aerosol, mosquito nets,vaporiser, citronella candles, lemongrass, pandan
leaves, ultrasonic devices, lotions, window screens – and the list goes on.
Here’s one hard truth: There is no silver bullet for mosquito control. If there were to be one, WHO, CDC, MOH, NEA and other organisations would have signed on to that silver bullet and deregister everything else off their lists. There would be no need for shops to stock more than 10 products for mosquitoes and our houses, bathroom cabinets and even our handbags would need only one product ready on standby.
There is a myriad of mosquito products or solutions available out there because different scenarios require different mosquito products or solutions.
What about enjoying the outdoors? Being surrounded by flora and fauna?
Should our pursuit for comfort in outdoors trump over preserving nature as how it is?
There is a lot argument for and against applying pesticides in our backyards and parks. Here is why this is one scenario where using repellents is the best way forward when it comes to outdoor activities.
1. It still protects us from disease-carrying biting insects
Let’s face it. The risk of dengue out there is too real to ignore. Nobody likes being bitten by mosquitoes and other blood suckers.
Both repellents and pesticides certainly help by removing biting insects from our immediate surroundings. However, when we are outdoors where nature is teeming with flowers, trees, plants, animals and insects, it is always better to opt for repellents instead of pesticides.
Just make sure you apply repellents correctly. We have a good guide on repellents here.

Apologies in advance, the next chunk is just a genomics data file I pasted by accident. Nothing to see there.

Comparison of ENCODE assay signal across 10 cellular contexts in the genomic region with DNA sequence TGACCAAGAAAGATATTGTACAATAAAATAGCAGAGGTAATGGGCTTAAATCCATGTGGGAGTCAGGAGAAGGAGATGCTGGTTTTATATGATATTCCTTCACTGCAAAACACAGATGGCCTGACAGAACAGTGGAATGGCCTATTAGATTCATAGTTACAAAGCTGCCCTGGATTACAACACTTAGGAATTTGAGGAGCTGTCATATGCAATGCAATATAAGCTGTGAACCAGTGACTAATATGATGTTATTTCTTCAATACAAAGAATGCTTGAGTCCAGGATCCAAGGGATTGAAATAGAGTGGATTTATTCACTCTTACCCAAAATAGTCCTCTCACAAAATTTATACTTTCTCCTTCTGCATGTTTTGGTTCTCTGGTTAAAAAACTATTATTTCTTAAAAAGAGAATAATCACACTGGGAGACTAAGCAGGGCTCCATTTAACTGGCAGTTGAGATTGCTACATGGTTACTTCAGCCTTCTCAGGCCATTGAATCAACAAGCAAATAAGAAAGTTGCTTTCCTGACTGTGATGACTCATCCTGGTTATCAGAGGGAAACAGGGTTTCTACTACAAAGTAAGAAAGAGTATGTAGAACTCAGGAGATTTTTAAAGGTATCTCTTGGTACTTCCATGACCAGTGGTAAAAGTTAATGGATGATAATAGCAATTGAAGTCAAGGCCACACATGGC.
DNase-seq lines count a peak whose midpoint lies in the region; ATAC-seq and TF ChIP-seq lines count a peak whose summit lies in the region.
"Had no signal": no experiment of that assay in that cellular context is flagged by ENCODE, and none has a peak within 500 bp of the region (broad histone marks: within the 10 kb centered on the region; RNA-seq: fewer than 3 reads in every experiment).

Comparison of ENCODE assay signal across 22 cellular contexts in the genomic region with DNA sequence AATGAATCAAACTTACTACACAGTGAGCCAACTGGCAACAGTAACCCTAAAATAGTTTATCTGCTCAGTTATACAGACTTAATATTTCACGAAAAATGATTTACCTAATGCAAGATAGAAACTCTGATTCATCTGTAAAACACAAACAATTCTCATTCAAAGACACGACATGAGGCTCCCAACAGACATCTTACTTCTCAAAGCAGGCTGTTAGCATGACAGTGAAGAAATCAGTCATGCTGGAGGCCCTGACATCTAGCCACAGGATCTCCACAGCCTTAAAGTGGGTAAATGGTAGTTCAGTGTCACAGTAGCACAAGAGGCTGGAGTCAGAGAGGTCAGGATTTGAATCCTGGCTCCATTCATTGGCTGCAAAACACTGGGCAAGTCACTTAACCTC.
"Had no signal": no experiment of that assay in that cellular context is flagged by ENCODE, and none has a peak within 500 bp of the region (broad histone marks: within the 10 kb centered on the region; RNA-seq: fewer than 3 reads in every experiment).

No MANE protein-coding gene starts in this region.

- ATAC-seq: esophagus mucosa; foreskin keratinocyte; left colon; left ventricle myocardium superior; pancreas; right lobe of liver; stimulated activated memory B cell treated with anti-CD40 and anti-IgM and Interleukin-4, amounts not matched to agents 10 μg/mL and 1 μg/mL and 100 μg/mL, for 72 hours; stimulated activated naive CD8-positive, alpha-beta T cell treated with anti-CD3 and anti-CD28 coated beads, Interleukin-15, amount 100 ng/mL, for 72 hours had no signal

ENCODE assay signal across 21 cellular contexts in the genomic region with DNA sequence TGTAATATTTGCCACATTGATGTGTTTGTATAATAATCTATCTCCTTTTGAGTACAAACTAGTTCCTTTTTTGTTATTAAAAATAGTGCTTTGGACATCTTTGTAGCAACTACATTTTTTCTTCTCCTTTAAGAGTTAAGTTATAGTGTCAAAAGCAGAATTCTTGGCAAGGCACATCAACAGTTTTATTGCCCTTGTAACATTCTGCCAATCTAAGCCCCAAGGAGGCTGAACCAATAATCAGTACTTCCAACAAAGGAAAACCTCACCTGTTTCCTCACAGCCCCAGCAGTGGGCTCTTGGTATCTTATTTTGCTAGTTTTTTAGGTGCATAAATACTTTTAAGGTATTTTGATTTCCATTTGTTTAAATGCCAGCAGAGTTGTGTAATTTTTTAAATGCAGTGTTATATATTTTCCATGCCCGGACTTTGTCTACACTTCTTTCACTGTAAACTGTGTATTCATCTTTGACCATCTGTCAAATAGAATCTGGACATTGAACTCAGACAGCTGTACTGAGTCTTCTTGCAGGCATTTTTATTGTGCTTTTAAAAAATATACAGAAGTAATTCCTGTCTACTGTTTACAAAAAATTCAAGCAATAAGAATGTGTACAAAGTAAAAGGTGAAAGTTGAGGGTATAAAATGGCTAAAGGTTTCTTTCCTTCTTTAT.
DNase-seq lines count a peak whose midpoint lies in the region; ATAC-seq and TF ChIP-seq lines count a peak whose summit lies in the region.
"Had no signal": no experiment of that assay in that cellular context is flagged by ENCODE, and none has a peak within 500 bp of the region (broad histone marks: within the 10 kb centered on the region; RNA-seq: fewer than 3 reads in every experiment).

2. We don’t kill beneficial insects
Bees, butterflies, beetles, wasps – there are so many types of beneficial insects. We need these beneficial insects to pollinate our plants, decompose organic waste, recycle nutrients, prey on other insects and maintain balance in local ecosystem.
When we spray pesticides in nature just to get rid of mosquitoes, we actually kill many good ones as well. Sometimes, we even end up killing only the beneficial insects while some mosquitoes escape unscathed because in nature, the beneficial insects do not build up tolerance against pesticides as much as mosquitoes do.
By using repellents in our outdoor activities, we repel both good and bad insects away from us but without unintentionally killing the beneficial ones.
3. We avoid introducing pesticides into the nature
When we are outdoors, we are putting ourselves in nature’s place, not putting nature in our place. Subjecting other inhabitants of nature to pesticides just because of one insect is akin to visiting somebody else’s house and spraying your perfume all over.
The story doesn’t end there after pesticides are applied in natural environment. Depending on the type of pesticides, the residues can linger, waiting to be picked up by unsuspecting non-target insects and animals. Or a rainfall can run off the residues into the soil where beneficial soil organisms such as earthworm may be affected, or into groundwater and rivers.
© Jo-Lynn Teh, BCE
Jo-Lynn Teh is ESA Board Certified Entomologist based in Singapore. While her specialisation is on tropical insects that affect public health and agriculture, Jo-Lynn’s passion is also to help people understand insects. Find her on LinkedIn.
Suggested meta description: Have backyard? Going to parks? Before you start packing aerosol into your picnic basket, consider using repellents instead. Read on more to find out why.
Suggested keywords: repellents, pesticides, nature, insects, mosquitoes, beneficial, parks, backyards, pollinators, ecosystem